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Railer football senior profiles

Dylan Eimer

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(Originally posted Oct. 22)

[October 23, 2009]  LCHS senior Dylan Eimer might not have the physical gifts other defensive backs possess as far as height and weight, but according to LCHS head football coach Jared Shaner, Eimer makes up for that in other areas.

Insurance"When I think of Dylan Eimer, I think of a kid with a really big heart," Shaner said of the Railer defensive back and wide receiver. "He's not the biggest kid in the world, but he's a good, solid tackler and is a kid who comes every day and works his tail off."

Dylan, the son of Gary and Jean Eimer, is listed on the Railer football roster at 5-foot-8 and 165 pounds. But despite his relative disadvantage in size, Eimer said he tries to make up for that through solid fundamentals.


"It's always a challenge," Eimer said of not being the biggest player on the field. "Coach has always preached that runners run with their legs and just to tackle at the legs and wrap up."

This season, Eimer has taken that advice to heart, registering 14 solo tackles (fifth on the team) as well as 19 assists for the Railer defense.

Shaner added that, in addition to Eimer's work ethic, his family background might add to his penchant for going out and tackling opponents.

"He comes from a family of a bunch of boys," Shaner said. "We have his younger brother who's a freshman this year, and one of the older ones played for a couple years before. Dylan has really dedicated himself in the weight room and the offseason and was really a leader of our football team this year.

"He's a very solid tackler; he's not a very big kid, but he always gives you everything he's got all the time."

Of all his memories of Railer football, Eimer counts being recognized for a "Big Hit of the Week" this season among the best. Eimer tackled Southeast running back Jonathon Rouse on a clean play in the third quarter of the Railers' 18-12 loss on Sept. 10. The result: Rouse left the game and has missed the remainder of the season with torn knee ligaments.

"I hit him in the knees and he's out for the season," summarized Eimer, who will study pharmacology at Southern Illinois University at Edwardsville.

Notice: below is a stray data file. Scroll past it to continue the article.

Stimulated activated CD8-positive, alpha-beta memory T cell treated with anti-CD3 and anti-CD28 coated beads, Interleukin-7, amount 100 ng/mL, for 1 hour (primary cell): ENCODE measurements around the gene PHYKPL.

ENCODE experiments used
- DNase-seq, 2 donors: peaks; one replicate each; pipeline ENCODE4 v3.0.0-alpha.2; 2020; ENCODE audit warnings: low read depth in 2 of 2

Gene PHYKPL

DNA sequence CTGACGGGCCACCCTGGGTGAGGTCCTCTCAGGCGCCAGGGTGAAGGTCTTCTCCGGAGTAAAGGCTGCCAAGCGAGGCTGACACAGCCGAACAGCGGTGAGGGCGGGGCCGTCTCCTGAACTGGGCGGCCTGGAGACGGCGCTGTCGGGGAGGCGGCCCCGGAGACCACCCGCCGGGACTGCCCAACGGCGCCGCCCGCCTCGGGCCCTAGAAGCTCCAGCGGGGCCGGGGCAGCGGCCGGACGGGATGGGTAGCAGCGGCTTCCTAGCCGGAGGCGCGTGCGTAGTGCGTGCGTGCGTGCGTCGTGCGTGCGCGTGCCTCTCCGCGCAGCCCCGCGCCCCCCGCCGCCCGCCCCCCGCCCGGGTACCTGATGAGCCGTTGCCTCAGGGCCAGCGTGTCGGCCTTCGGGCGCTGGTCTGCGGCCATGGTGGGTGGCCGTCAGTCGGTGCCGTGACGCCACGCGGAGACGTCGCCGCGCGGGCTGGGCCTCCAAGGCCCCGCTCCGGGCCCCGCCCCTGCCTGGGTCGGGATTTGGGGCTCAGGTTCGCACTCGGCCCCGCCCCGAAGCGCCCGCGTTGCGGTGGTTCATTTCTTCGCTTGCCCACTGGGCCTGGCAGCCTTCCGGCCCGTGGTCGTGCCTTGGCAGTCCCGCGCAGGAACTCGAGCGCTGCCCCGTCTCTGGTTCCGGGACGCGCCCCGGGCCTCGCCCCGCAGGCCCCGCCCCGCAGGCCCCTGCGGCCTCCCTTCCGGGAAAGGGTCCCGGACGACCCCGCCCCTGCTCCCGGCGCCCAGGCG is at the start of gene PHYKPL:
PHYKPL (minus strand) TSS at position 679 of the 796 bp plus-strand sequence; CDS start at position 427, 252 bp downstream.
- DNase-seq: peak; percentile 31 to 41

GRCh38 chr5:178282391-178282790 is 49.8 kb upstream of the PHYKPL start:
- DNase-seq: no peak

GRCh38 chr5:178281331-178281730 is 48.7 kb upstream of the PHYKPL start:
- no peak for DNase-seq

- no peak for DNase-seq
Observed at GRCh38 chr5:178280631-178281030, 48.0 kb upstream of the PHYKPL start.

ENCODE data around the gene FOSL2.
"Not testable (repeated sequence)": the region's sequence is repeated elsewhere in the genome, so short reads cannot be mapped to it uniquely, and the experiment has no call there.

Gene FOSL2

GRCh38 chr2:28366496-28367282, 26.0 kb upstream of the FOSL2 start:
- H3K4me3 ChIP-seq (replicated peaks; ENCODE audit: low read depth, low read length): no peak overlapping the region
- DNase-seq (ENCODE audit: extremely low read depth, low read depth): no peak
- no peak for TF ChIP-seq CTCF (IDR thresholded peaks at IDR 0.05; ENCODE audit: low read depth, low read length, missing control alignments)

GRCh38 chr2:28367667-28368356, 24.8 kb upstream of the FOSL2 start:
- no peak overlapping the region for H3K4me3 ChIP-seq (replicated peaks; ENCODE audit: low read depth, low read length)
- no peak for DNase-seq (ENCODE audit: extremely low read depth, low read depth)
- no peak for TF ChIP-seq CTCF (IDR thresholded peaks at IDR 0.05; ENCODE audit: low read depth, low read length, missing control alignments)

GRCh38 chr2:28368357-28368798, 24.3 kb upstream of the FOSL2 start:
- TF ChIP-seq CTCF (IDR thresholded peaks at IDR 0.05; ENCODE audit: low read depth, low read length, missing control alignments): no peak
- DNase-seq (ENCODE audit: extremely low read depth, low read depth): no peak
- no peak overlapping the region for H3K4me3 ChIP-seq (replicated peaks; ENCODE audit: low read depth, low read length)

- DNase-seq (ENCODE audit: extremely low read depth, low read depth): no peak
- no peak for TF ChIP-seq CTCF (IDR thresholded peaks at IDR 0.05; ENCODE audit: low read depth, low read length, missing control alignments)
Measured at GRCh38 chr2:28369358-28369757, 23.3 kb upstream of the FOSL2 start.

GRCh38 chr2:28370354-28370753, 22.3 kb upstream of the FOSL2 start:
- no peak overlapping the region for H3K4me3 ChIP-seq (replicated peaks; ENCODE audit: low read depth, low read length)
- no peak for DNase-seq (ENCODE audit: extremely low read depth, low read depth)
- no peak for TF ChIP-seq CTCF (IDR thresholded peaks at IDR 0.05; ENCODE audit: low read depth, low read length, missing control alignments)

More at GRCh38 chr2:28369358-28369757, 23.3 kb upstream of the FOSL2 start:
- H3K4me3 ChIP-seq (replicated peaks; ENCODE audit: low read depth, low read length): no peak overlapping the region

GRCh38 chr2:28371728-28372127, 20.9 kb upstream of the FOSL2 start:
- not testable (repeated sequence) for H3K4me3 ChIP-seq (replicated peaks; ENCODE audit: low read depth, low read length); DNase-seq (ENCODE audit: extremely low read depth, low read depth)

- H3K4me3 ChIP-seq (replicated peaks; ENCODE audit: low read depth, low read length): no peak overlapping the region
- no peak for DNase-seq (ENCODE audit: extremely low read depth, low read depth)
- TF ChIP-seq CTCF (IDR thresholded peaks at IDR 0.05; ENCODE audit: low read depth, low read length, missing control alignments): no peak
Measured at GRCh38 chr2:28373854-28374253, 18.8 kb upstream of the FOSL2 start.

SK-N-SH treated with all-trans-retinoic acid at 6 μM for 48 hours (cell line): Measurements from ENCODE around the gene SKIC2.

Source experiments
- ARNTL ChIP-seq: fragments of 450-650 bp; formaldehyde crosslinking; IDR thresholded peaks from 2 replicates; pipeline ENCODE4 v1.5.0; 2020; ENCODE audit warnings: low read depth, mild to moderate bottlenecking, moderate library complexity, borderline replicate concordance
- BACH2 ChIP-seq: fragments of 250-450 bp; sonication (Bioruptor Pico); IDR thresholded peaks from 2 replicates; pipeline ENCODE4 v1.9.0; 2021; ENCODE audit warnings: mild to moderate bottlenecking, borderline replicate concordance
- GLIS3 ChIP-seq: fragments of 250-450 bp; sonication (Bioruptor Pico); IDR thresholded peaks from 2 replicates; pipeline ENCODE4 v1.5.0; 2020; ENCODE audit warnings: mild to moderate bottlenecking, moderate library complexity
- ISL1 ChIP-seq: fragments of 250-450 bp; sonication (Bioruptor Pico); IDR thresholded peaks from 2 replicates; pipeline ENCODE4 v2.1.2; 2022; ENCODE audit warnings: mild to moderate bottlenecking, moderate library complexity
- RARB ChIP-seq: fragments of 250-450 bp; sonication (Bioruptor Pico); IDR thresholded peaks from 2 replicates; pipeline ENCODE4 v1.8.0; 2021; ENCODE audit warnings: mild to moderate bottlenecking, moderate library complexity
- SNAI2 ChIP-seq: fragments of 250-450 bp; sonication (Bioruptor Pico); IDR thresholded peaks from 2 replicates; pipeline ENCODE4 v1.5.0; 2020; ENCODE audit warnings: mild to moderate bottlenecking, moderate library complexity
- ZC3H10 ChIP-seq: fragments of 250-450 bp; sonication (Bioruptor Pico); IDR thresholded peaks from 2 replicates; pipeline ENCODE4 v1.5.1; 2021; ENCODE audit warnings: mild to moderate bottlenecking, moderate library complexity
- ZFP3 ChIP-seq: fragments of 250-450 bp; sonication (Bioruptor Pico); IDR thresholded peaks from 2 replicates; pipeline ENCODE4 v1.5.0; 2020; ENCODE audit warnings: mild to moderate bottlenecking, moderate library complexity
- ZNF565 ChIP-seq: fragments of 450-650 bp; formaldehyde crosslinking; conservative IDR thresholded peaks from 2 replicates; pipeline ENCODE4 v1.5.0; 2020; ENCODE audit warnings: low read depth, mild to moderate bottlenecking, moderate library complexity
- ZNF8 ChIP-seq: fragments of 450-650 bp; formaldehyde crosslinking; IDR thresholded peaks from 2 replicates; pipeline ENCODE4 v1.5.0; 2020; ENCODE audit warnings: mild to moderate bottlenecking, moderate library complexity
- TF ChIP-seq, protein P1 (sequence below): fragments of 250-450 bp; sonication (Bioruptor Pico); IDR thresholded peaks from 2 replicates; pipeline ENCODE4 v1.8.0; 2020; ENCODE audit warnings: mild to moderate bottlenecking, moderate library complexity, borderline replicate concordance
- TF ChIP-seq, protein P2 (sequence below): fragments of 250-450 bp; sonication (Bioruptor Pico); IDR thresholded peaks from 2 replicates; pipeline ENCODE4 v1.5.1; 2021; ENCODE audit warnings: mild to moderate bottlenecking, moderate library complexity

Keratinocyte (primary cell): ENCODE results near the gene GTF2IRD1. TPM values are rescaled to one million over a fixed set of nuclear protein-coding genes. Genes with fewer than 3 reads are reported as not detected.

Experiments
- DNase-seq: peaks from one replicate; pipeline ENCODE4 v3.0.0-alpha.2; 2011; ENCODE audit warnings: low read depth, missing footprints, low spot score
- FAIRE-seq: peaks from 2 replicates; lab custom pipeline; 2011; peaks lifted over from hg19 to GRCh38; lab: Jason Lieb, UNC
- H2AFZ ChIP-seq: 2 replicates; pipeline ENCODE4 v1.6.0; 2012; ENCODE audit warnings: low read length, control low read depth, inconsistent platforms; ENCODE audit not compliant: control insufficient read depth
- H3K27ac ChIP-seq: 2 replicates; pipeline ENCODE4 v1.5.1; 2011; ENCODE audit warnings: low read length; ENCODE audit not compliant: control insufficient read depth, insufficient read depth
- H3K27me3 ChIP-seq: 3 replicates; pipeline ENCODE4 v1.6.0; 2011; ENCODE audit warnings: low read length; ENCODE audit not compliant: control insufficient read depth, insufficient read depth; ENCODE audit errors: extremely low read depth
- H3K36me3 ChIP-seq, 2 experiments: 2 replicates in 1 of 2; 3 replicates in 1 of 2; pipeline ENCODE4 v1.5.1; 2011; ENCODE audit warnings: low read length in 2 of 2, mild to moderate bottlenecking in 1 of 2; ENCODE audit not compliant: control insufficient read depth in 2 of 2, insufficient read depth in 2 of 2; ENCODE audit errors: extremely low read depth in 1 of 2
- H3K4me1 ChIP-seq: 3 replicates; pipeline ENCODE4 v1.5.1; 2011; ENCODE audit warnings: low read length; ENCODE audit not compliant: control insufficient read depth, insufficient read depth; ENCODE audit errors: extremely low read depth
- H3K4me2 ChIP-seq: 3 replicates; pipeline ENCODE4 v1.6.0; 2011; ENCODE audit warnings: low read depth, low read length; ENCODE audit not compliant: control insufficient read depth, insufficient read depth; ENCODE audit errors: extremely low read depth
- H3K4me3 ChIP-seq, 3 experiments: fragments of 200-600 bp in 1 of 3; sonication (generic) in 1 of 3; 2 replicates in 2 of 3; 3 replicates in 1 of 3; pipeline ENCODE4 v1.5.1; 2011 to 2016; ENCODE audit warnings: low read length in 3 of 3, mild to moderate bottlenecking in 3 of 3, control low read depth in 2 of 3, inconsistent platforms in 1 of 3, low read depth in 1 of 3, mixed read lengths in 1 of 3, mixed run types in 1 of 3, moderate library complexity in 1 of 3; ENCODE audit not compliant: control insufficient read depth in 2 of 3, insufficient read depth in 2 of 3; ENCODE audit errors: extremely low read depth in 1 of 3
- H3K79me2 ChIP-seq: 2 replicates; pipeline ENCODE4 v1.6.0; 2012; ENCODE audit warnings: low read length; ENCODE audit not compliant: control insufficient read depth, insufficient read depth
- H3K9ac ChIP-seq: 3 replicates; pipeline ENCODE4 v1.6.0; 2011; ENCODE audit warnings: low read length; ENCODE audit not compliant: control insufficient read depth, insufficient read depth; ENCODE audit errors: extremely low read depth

"On the field, I can think of several times this year where Dylan's just our best defensive back," Shaner said. "He makes breaks on the balls really well, and he's had a few knockdowns this year."

In addition to his athletic prowess, Shaner said Eimer serves as a bit of an emotional leader for the team.

"Dylan Eimer is a vocal leader," Shaner said. "He's a kid who tries to pick other kids up in practice and making sure they're doing the right thing. That's definitely the way I'll remember Dylan."

"I just do whatever possible or whatever we need," said Eimer. "I've played in other sports and played everywhere; it's just a trait, I guess."

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And while the team's season hasn't gone as Eimer hoped, he has used any negative scrutiny of the season as motivation in practice.

"People at school would be like, 'Did you guys win this week?' And I'd say, 'No,'" Eimer explained. "And they'd say, 'Well, that's just Lincoln football.' And you hate to hear that as a player, because they're not the ones putting in the work."

When game time arrives, however, Eimer said no extra incentive is needed. "Everyone gets pumped up for games no matter what," he quipped.

Although the team is still seeking its first win of the year, Eimer said coach Shaner's dedication has helped inspire the team.

"Sometimes he gets emotional," Eimer said, "and that's understandable because he puts so much time into it and the season hasn't been what we hoped. We're still all playing for him."

While Eimer plays on both offense and defense, Shaner said that it isn't his skills at a particular position that he'll remember after the season.

"He's a fantastic kid," Shaner said. "He's just an all-around good kid."

Eimer, however, left no doubt of his favorite aspect of playing the game.

"Definitely defense," he said. "I like putting hits on people. I mean, I can take hits, but it's a lot more fun giving them to people."


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